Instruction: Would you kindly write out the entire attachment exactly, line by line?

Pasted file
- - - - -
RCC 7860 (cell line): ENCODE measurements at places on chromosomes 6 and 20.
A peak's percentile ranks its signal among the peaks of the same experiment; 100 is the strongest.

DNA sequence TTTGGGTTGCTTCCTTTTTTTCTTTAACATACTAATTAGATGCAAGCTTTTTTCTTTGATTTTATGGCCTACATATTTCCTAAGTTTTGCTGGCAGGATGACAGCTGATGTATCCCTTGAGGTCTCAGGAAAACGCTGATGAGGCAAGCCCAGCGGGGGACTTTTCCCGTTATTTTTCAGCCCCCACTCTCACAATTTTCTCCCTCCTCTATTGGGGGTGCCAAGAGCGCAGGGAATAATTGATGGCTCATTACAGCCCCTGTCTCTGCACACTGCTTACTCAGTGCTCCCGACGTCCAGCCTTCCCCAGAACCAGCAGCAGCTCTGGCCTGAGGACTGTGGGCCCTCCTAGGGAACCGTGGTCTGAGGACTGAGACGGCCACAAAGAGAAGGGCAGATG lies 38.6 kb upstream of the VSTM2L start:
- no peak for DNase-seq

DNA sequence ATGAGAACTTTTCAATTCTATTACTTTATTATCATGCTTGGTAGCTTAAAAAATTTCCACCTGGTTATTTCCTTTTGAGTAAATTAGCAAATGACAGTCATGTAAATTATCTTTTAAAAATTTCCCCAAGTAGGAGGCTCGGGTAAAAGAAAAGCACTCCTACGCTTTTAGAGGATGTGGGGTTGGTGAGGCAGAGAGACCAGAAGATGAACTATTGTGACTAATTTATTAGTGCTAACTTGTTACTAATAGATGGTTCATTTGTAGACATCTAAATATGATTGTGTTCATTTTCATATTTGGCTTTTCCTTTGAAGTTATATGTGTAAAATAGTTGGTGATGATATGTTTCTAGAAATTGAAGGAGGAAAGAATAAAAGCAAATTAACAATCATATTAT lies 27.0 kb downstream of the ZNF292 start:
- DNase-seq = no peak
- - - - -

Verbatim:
RCC 7860 (cell line): ENCODE measurements at places on chromosomes 6 and 20.
A peak's percentile ranks its signal among the peaks of the same experiment; 100 is the strongest.

DNA sequence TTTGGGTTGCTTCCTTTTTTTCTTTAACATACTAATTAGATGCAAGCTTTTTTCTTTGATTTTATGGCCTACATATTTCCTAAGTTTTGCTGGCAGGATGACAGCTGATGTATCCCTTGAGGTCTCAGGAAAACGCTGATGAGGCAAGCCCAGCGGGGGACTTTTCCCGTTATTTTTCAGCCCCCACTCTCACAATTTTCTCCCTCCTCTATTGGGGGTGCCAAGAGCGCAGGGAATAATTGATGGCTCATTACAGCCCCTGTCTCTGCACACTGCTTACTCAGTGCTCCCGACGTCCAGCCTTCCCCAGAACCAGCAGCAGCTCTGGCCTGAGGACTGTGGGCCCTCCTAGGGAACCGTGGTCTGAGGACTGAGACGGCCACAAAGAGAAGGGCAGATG lies 38.6 kb upstream of the VSTM2L start:
- no peak for DNase-seq

DNA sequence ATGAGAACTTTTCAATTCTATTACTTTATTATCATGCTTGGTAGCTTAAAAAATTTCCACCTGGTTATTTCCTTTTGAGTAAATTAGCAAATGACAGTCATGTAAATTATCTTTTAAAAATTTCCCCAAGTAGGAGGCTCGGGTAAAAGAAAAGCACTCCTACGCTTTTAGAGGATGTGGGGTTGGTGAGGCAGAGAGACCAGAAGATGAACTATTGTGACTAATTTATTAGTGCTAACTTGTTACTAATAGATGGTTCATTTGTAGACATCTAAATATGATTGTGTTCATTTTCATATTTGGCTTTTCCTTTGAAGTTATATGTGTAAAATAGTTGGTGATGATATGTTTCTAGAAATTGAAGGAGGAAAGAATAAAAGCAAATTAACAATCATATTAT lies 27.0 kb downstream of the ZNF292 start:
- DNase-seq = no peak